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Article
March 1933

BREAKING STRENGTH OF HEALING FRACTURED FIBULAE OF RATS: VI. OBSERVATIONS ON THE INFLUENCE OF BILATERAL OVARIECTOMY

Author Affiliations

Davis and Geck Fellow in Surgery; Research Assistant in Surgery NEW HAVEN, CONN.
From the Department of Surgery, Yale University School of Medicine.

Arch Surg. 1933;26(3):430-442. doi:10.1001/archsurg.1933.01170030087006
Abstract

The ovaries of the female are concerned not only with the regenerative functions of the animal, but also to no small extent with its metabolism in general. The influence exerted by the ovaries on the growth and repair of bone is incompletely understood, and little work has been done on this aspect of the problem. For this reason we decided to determine the effect of bilateral ovariectomy on the breaking strength of fractured and unfractured fibulae of rats.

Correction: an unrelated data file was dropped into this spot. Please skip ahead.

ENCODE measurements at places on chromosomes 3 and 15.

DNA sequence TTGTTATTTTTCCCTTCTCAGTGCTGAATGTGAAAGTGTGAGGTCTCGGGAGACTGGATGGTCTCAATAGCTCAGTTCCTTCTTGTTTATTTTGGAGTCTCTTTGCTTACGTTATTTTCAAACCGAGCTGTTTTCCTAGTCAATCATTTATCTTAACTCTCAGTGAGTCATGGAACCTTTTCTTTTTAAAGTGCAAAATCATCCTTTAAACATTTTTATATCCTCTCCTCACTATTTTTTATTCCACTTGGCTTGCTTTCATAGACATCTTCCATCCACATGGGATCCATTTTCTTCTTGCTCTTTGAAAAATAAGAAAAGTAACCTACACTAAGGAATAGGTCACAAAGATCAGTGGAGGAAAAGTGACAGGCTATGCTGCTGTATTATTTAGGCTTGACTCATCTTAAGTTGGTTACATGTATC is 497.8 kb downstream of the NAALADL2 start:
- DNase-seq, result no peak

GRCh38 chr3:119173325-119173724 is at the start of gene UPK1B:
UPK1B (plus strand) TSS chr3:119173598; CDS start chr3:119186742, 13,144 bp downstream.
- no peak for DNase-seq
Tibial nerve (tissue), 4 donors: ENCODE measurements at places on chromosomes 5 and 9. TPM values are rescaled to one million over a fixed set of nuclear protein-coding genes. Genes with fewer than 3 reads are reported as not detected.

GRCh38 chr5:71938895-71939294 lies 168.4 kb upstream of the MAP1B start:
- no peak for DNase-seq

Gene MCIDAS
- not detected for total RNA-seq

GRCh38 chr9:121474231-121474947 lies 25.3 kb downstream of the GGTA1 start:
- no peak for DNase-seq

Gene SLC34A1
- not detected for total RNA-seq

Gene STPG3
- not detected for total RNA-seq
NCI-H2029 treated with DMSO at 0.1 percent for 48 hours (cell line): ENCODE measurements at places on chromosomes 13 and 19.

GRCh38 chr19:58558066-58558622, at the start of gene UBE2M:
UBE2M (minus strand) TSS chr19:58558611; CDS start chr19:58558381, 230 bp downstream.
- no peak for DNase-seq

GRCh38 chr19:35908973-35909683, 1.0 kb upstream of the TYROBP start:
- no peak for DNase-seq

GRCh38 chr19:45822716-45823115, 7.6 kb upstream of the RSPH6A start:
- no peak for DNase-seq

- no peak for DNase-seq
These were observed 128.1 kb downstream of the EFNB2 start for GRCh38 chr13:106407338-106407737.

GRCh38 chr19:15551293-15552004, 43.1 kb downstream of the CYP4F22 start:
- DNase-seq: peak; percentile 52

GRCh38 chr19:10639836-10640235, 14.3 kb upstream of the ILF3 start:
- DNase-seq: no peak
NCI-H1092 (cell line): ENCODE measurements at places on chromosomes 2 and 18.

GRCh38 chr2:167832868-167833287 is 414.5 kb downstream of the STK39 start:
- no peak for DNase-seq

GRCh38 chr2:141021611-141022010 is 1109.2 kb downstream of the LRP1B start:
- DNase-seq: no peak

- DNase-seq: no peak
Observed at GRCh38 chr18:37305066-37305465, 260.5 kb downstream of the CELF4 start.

Marsiglia,1 estimating the process of calcification in fractured bones by means of roentgenograms, was unable to demonstrate that extirpation of the ovaries influenced the formation of the callus. Reach2 found a slight reduction in the calcium oxide content of the skeleton of mice following the removal of the ovaries, and Korenchevsky3 was unable to find any essential difference by chemical or histologic examination in the skeletons of growing rats

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